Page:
long walks and talks that never end

the end of the long hard story that was junior year of almost college is that, well, it ends.

ends any hour now, actually.

already is gliding toward close, is pressure cloud lifting, is window for words.

words, for my sweet boy and i, are the long-tested glue that hold us, cement us, keep our hearts in connection.

that boy and i have spent long long hours, over the years, deep in the forest of words.

we’ve climbed down to the side of a brook, watched the light dapple through leaves. savored the joy, pure delight, the swapping of stories. we’ve hiked into the deep, plenty of times, marveled at the heft of the tree trunks, the length of the shadows, the sound of the silence except for our words. once or twice, we’ve found ourselves lost, at the end of a trail. or so it seemed, as we pushed back the brush, searched for the sliver of clearing that would show us the way.

i don’t remember when, really, the long talking started. i do remember a young boy, maybe four at the time, walking in circles, unspooling his thoughts as i stood there and listened. we lived in a house with a square kitchen island, and that was the mooring, it seemed, around which he strode and he thought.

i remember the stairs, the ones that rose as if floating on air, no backs and no sides, just up. or down, with precipitous drop. i remember sitting there, for hours on end, watching the slant of the sun as it fell on his face. i remember the tears. i remember the stories. i remember the questions.

i remember the nook in his room, the slant of the roof right over our heads. i remember the leaves of the trees, brushing up against glass. how his room was a perch. a loft for high thoughts. i remember playing with blocks and towering stories.

as far back as i can remember, the boy and i have lived with our hearts inside out. little to hide. no words not allowed.

i suppose i set out to be the sort of mother who always had the “open for business” sign on the door. and in our house, the telling of story, the landscape of heart, is most serious business.

junior year, though, got in the way.

oh, the stories we started to tell. but then, oops, we cut ourselves off. knew we couldn’t go round that bend. not with math books and junior themes, faulkner and fdr twiddling their thumbs, up on his desk.

so for the last couple of months, too often, we clamped it. tightened the lid of the jar, lest stories begin. lest we get lost on a miles-long hike back to the woods that we love, the woods of the words.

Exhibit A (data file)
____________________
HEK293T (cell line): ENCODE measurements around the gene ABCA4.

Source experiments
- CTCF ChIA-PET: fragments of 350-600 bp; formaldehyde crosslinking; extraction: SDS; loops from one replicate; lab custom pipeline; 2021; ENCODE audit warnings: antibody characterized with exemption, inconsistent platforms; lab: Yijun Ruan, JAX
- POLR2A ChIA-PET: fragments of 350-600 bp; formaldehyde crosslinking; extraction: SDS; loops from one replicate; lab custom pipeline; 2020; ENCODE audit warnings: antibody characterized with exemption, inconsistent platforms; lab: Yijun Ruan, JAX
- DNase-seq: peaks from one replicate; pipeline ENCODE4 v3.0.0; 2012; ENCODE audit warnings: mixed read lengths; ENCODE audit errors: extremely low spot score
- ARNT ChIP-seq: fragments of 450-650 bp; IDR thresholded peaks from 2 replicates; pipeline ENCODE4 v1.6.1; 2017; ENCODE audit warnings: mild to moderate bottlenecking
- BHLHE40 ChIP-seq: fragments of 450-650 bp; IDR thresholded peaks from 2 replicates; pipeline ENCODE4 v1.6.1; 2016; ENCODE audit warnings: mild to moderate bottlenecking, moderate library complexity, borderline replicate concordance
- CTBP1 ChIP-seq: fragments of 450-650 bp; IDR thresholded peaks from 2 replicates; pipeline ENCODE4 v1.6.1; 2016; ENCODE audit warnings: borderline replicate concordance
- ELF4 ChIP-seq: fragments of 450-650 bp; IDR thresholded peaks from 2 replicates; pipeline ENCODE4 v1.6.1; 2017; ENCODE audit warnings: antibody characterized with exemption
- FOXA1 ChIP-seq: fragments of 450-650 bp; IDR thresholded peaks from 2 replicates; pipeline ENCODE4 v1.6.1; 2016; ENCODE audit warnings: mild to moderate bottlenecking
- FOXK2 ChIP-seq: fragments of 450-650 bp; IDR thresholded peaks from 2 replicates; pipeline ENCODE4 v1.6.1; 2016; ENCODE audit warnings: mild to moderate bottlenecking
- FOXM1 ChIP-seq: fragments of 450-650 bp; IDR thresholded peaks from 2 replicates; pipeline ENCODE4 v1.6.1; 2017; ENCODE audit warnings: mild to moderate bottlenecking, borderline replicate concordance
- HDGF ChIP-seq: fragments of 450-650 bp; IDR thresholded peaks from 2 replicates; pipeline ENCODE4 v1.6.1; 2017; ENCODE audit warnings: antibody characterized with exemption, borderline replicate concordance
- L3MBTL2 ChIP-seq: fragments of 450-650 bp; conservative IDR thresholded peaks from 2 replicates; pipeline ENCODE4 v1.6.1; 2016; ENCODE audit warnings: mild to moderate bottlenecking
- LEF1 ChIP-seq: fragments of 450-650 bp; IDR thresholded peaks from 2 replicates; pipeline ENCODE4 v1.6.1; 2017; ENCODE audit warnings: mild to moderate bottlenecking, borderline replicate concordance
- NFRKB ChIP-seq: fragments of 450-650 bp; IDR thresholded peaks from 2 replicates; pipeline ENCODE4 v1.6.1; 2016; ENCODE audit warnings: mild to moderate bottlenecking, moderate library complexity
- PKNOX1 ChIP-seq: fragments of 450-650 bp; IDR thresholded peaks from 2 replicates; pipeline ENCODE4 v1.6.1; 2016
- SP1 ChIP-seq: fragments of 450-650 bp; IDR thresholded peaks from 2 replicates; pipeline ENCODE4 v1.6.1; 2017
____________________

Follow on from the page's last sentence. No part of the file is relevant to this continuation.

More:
the one short jaunt we’ve allowed, on all of these nights of late-night study, is our walk in the dark. around the “big block,” we call it. a study break. a bedtime preamble, literally. for me that is. for him, there’ve been too many nights with no bed in sight, but that’s over now, almost.

he can sleep all he wants.

and we can talk all we want.

just last night we went for our walk. and when we got to the very last corner, the one that turns us toward home, he pointed left, away from our house, deeper toward story.

i indulged. we kept turning corners, away from our house, for a good extra half hour.

oh, there were stories to fill every step. right up to the end, right up to the stoop in front of the door.

and oh, it felt fine to be back in the business of endlessly tilling our hearts.

my sweet boy and all of his stories are back. the long year is over, is ended.

all i need now, for the summer ahead, is a thick pair of soles for miles and miles of story.

it is a blessing, i know, to march by the side of a boy of 16–nearly 17–who still finds reason to walk with his mama, talk to his mama. sometimes, in the dark, i take his elbow, to keep from tripping over cracks in the sidewalk. the top of my head comes just to his shoulders. we’re quite a walking pair, little mama and her towering lad. oh, what a gift to take on the darkness with a boy of long stride, and long story.
what’s your preferred mode for soaking up stories with the someones you love?